Event: Register for the Boxer Brief 5K

Join Our Newsletter

Colorectoral Cancer

Let’s break the silence.

What is Colorectal Cancer?

The colon is the large intestine or large bowel, and is also part of what is called our “gut” or the gastrointestinal tract. The rectum is the final area of the large intestine prior to stool exiting through the anus.

Colorectal cancer is cancer of the colon and/or rectum (also called large intestine or large bowel). Colorectal cancer is the 2nd leading cause of cancer-related death in men AND women in the United States. Screening begins at age 45 for people of average risk.

Men and women of ANY age are at risk for this disease, but it can be both preventable and treatable, especially if it is caught at an early stage. Check out the short and entertaining video for all ages which discusses how to help prevent colorectal cancer. Also available is Board member Dr. Vorenberg and colleague Dr. Gentry’s insights on the disease through the Fight Right podcast, episode #11.

Review responses to the Frequently Asked Questions we receive about colon health and colorectal cancer.

  • Age 45 is the deadline to screen for colorectal cancer. Don’t ignore GI symptoms at any age. Screening may need to begin earlier.
  • Colorectal cancer effects younger people, too. Incidence of colorectal cancer is rising in younger populations including 20-39 year olds.
  • It is important to know your family history of disease and to pay attention to any signs or symptoms that may possibly signal colorectal cancer. Talk to your doctor at any age about blood in the stool, chronic constipation, changes in bowel habits, chronic pain and/or bloating, and stools that are thin or flat.
  • Recent guideline changes highlight that everyone begin routine screening at age 45. African Americans have a higher risk of colorectal cancer and late stage diagnosis, and are still encouraged to get screened by age 45. Earlier or more frequent screening may be needed depending on additional risk factors.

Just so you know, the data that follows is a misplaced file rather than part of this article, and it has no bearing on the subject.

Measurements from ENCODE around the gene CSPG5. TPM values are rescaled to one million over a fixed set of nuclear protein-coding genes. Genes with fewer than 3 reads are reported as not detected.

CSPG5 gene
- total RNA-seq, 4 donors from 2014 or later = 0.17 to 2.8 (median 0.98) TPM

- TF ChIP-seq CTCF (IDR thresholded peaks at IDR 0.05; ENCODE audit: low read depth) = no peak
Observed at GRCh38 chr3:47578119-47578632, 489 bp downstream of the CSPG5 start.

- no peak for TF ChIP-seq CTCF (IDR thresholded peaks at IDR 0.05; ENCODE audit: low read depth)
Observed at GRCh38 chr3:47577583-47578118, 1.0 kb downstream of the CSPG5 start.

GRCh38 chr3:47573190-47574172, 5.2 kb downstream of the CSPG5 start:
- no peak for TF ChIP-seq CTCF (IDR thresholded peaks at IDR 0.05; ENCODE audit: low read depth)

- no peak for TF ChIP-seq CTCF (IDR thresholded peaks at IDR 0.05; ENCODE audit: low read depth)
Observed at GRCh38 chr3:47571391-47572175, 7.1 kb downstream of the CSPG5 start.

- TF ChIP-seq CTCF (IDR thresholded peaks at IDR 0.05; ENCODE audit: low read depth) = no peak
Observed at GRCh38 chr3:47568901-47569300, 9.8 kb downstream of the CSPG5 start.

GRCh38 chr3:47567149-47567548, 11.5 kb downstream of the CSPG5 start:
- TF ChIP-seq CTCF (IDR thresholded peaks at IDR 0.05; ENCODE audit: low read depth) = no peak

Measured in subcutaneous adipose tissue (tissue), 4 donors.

• A family history or personal history of disease, including cancer as well as family history of polyps or personal history of polyps are risk factors that may mean earlier or more frequent screening is necessary.
  • There are several colorectal screening options available. Talk to your doctor about the in-home fecal immunochemical stool test (FIT), Cologuard stool test, and colonoscopy as well as other available options.

How do I start the conversation with my health care provider? Five helpful tips!

  1. Tell your provider if you have a family history of polyps, or a family history of colorectal cancer. To begin with this first step requires the patient to know their family history. It is imperative to discuss family history of disease with loved ones.
  2. Tell your provider if you are having abdominal pain, bloating, thin or flat stools, blood in stool, chronic constipation, and/or irregular bowel habits.
  3. Remind your health care provider your age. If you are approaching age 45, even with no symptoms, you need to discuss and most likely schedule a routine screen.
  4. Ask your provider about simple in-home, non-invasive screening options and if one of those options might be right for you. Ask about how to schedule a colonoscopy or an in-home option.
  5. Request a low volume prep or prep pill if scheduling a colonoscopy.

What are the popular in-home screening options? Meet FIT and Cologuard!

The Fecal Immunochemical Test (FIT) is a noninvasive, easy method to test for occult (non-visible) blood in the stool which could signal an issue that needs further investigating. The test is completed in the privacy of your own home and then the patient returns the test to their provider’s office or mails it to a designated lab, to complete the screen. The results are sent to the provider for follow up with the patient regarding next steps.

Cologuard is a cutting edge method of in-home colorectal cancer screening. Cologuard is a stool DNA screen which tests for non-visible blood in the stool AND it is the only test that uses stool DNA technology to detect the shedding of cells that may indicate cancer or pre-cancer. The screening tool is sent directly to your home after your doctor places the order. The completed test is sent back to the Exact Sciences lab to complete the screen and the doctor is notified of the results.

If a patient receives a positive or abnormal stool test result, a diagnostic colonoscopy may be recommended to determine if the patient has colorectal cancer or another digestive issue that requires treatment.

Is it time for the colonoscopy procedure?

Download your complete guide to colonoscopy prep! Don’t fear the bowel prep! We have effective tips to help you clean out your colon. Prep, Proceed, Protect! Remember, after the procedure, your gut needs to recolonize the ‘good guy’ bacteria. Eat foods rich in pre and probiotics.

Ask about SuTab now on the market with high efficacy rates along with patient satisfaction. By taking pills and drinking clear liquids of your choice, this option takes the place of the high volume liquid jug.

What is HCB2 doing in the community to raise screening rates? Check out our screening services.